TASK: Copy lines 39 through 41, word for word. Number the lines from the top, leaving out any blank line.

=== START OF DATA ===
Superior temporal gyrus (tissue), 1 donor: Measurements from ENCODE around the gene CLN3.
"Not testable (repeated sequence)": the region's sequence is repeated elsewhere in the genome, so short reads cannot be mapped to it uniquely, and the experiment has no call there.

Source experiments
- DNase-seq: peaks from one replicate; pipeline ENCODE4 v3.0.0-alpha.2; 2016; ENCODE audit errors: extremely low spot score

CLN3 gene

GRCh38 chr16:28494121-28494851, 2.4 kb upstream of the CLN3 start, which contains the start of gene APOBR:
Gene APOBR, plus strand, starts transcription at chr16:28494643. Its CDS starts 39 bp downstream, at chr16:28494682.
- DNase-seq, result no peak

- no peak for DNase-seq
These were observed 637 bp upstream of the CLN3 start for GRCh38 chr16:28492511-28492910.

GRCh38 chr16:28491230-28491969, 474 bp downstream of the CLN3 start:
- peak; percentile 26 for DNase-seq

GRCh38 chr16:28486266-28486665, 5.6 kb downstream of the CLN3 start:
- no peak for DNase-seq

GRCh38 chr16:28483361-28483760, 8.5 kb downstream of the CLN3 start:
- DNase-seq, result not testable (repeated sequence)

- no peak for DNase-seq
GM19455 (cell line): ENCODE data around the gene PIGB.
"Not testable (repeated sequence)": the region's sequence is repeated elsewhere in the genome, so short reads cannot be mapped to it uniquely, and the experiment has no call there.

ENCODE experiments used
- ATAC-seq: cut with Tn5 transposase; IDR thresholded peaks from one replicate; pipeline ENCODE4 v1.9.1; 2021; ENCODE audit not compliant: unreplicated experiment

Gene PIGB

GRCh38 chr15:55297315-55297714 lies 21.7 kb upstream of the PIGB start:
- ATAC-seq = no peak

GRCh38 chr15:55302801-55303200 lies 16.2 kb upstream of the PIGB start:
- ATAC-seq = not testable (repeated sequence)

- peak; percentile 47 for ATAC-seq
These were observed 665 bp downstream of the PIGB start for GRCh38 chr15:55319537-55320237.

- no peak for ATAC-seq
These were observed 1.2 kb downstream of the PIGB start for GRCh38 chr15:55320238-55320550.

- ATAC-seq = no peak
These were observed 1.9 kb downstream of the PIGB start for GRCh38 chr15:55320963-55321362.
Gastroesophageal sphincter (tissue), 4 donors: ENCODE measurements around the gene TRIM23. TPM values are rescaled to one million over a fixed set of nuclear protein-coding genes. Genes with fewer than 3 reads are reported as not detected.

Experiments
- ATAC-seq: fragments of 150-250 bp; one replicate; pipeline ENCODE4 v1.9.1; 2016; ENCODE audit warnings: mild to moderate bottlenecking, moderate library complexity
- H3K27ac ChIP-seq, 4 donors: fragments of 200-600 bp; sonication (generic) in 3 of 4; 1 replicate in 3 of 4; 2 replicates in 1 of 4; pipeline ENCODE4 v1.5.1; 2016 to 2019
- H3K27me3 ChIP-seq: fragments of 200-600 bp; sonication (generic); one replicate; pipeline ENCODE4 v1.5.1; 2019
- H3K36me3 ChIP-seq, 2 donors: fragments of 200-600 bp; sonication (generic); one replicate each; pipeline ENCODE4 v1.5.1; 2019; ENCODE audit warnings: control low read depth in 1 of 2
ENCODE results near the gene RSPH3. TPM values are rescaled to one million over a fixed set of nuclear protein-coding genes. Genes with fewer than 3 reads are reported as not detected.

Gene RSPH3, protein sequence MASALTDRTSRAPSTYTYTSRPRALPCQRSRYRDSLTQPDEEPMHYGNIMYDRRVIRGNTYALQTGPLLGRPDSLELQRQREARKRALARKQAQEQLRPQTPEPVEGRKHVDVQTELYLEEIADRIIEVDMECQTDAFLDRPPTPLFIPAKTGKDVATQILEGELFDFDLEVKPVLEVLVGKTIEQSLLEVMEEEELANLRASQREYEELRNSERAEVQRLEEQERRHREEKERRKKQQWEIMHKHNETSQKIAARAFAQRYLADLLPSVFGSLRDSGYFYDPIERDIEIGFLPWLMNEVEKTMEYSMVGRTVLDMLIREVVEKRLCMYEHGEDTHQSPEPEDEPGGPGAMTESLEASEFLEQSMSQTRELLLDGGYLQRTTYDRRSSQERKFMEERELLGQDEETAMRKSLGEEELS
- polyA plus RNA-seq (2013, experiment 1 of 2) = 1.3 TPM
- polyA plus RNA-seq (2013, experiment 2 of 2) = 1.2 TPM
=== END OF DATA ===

ENCODE results near the gene RSPH3. TPM values are rescaled to one million over a fixed set of nuclear protein-coding genes. Genes with fewer than 3 reads are reported as not detected.

Gene RSPH3, protein sequence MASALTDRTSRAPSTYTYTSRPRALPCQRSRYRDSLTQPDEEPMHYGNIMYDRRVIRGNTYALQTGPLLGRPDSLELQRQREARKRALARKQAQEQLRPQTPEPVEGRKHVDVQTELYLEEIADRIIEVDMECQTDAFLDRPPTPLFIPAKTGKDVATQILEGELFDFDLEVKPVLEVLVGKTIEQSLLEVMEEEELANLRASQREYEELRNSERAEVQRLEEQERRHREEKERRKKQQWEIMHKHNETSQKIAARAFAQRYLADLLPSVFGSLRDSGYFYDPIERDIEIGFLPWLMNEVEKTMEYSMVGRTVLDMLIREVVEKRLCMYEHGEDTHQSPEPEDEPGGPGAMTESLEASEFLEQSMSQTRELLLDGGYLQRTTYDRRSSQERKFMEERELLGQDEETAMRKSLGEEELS
- polyA plus RNA-seq (2013, experiment 1 of 2) = 1.3 TPM